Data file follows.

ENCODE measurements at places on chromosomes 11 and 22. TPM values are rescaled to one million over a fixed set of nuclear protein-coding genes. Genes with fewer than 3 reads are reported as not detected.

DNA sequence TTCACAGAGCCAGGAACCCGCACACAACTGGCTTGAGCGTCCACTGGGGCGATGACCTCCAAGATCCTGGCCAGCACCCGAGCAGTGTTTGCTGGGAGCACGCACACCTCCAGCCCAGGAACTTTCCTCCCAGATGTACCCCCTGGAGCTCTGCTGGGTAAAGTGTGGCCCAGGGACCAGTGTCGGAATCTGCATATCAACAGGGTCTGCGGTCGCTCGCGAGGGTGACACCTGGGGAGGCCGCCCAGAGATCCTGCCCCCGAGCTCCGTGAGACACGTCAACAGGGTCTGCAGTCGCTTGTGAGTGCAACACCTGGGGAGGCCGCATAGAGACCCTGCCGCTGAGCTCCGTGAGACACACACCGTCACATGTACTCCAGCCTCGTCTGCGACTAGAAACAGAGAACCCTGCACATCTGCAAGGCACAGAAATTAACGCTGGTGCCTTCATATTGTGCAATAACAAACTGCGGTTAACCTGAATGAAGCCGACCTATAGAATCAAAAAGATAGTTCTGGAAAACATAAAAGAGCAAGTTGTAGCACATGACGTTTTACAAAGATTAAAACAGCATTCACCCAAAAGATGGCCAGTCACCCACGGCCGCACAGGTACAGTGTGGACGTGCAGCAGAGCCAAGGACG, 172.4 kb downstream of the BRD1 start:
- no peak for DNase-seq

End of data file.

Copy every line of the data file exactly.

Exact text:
ENCODE measurements at places on chromosomes 11 and 22. TPM values are rescaled to one million over a fixed set of nuclear protein-coding genes. Genes with fewer than 3 reads are reported as not detected.

DNA sequence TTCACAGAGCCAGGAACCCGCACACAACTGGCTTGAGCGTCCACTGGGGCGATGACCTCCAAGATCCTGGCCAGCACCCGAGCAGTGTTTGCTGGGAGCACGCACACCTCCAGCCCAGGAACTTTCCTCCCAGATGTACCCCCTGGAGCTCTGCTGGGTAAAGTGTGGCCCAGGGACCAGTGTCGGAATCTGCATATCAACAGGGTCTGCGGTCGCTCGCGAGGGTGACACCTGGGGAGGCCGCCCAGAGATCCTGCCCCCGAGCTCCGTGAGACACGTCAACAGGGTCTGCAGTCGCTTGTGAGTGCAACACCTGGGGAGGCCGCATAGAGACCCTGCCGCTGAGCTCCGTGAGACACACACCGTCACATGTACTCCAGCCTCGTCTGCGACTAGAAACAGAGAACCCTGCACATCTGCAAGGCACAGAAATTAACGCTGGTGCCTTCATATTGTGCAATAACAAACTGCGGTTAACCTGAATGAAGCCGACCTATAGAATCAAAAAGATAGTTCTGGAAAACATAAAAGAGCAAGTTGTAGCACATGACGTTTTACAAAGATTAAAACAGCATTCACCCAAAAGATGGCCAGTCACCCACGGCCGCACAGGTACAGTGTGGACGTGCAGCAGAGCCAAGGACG, 172.4 kb downstream of the BRD1 start:
- no peak for DNase-seq